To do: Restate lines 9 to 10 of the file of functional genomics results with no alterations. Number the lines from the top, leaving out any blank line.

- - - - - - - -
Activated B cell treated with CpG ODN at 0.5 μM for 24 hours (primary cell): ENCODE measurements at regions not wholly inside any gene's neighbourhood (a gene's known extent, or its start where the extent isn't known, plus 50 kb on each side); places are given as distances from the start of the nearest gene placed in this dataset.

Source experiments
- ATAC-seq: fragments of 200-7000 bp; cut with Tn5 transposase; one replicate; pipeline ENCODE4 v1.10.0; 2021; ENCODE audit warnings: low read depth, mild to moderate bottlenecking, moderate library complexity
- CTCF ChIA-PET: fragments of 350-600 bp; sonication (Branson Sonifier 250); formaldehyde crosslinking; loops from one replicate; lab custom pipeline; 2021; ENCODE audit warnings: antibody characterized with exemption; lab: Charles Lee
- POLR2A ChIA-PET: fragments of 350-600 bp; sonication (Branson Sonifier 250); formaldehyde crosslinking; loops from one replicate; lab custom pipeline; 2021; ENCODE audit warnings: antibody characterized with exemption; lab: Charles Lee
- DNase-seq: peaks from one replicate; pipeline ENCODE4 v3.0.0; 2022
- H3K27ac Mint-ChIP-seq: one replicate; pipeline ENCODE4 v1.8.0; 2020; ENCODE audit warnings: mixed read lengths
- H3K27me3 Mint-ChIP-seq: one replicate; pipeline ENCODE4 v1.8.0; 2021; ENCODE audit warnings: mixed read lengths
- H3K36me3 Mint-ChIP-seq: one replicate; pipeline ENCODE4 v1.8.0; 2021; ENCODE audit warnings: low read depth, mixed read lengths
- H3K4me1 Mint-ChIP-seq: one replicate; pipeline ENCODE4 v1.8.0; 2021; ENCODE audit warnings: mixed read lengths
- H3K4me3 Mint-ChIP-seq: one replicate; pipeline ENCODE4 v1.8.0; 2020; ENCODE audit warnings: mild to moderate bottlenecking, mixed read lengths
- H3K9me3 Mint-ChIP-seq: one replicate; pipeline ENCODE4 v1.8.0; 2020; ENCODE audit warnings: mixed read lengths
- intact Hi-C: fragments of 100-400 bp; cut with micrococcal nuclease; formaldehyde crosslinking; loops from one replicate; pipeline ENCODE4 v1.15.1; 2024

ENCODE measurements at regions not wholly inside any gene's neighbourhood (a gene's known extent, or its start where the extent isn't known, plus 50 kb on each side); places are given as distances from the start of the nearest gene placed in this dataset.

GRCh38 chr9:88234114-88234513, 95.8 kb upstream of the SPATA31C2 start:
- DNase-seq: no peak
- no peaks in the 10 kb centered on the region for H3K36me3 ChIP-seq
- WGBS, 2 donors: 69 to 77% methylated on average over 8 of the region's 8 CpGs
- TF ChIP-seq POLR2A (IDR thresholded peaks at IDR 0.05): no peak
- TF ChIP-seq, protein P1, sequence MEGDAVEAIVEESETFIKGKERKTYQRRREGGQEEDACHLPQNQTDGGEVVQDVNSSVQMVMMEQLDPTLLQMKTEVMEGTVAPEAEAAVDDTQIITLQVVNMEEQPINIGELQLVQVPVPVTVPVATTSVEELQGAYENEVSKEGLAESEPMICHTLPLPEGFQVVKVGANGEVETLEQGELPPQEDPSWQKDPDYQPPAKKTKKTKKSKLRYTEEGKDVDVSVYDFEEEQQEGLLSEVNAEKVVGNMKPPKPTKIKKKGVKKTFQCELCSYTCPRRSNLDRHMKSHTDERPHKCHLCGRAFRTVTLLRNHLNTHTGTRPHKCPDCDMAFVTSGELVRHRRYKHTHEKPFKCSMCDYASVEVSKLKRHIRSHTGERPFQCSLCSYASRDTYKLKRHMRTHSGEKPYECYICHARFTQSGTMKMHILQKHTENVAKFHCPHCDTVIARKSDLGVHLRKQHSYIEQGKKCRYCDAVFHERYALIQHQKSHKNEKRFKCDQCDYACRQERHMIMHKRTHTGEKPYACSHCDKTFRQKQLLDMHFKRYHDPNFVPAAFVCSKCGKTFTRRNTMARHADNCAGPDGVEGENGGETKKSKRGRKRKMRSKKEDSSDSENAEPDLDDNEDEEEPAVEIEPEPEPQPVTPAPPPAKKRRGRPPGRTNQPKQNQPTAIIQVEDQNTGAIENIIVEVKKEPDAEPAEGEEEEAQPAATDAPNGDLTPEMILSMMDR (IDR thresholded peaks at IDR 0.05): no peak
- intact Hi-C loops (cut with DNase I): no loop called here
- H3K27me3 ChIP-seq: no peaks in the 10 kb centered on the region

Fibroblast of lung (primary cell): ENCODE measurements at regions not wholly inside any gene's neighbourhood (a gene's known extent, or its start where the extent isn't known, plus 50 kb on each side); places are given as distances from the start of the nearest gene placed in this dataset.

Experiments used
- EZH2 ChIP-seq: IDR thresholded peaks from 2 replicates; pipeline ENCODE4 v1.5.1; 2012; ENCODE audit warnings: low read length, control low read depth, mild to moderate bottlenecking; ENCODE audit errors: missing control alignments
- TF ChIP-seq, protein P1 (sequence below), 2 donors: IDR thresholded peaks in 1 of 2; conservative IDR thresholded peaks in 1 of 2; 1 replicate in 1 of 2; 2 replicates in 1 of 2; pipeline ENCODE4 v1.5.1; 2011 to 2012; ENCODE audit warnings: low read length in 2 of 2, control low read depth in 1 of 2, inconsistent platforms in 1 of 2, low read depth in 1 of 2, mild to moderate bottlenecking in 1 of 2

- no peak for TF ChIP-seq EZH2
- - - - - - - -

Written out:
- H3K36me3 Mint-ChIP-seq: one replicate; pipeline ENCODE4 v1.8.0; 2021; ENCODE audit warnings: low read depth, mixed read lengths
- H3K4me1 Mint-ChIP-seq: one replicate; pipeline ENCODE4 v1.8.0; 2021; ENCODE audit warnings: mixed read lengths